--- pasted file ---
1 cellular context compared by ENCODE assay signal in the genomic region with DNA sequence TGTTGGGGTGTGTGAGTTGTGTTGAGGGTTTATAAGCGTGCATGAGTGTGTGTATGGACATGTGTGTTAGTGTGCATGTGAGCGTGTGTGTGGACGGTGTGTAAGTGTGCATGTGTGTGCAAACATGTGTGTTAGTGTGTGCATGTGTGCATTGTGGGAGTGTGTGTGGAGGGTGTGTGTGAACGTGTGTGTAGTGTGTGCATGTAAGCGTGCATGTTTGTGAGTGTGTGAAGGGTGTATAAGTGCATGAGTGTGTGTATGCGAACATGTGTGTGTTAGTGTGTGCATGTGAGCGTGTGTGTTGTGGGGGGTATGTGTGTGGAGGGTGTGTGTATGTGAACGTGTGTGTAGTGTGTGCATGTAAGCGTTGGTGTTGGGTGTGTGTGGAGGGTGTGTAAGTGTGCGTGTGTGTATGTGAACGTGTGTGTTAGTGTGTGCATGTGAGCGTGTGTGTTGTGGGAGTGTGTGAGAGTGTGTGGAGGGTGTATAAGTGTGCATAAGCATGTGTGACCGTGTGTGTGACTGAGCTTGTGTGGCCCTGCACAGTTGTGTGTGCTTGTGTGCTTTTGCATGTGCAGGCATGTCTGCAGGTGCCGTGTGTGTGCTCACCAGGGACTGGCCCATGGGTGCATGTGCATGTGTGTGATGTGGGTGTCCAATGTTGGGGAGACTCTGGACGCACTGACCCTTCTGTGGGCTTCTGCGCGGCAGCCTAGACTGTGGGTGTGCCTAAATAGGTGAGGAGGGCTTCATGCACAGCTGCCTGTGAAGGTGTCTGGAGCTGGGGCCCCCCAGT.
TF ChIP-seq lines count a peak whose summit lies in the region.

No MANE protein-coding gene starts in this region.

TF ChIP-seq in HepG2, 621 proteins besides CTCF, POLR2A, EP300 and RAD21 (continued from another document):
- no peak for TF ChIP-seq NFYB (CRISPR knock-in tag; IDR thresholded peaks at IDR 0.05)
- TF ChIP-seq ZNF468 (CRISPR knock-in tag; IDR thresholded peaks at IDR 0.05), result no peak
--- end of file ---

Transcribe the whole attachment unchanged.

1 cellular context compared by ENCODE assay signal in the genomic region with DNA sequence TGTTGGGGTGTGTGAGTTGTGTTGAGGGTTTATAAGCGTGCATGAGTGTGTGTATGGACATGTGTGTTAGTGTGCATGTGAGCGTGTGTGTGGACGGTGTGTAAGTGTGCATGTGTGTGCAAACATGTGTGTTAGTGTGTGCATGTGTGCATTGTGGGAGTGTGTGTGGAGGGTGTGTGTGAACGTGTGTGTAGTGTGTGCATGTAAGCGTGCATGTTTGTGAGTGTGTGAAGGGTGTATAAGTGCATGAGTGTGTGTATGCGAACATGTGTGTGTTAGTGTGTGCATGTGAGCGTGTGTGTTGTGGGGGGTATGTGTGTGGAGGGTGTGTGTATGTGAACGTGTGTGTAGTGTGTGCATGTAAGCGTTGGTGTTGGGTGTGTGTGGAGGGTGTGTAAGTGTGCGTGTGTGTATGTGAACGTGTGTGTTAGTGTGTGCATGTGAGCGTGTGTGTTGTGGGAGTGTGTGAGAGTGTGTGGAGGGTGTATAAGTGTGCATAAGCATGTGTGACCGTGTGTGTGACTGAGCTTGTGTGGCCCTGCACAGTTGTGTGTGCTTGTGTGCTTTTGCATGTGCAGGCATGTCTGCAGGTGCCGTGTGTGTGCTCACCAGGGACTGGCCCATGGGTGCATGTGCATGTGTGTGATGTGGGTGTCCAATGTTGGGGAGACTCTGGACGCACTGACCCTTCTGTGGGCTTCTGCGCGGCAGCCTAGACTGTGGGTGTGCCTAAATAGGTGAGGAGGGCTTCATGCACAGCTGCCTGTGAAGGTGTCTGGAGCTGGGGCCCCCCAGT.
TF ChIP-seq lines count a peak whose summit lies in the region.

No MANE protein-coding gene starts in this region.

TF ChIP-seq in HepG2, 621 proteins besides CTCF, POLR2A, EP300 and RAD21 (continued from another document):
- no peak for TF ChIP-seq NFYB (CRISPR knock-in tag; IDR thresholded peaks at IDR 0.05)
- TF ChIP-seq ZNF468 (CRISPR knock-in tag; IDR thresholded peaks at IDR 0.05), result no peak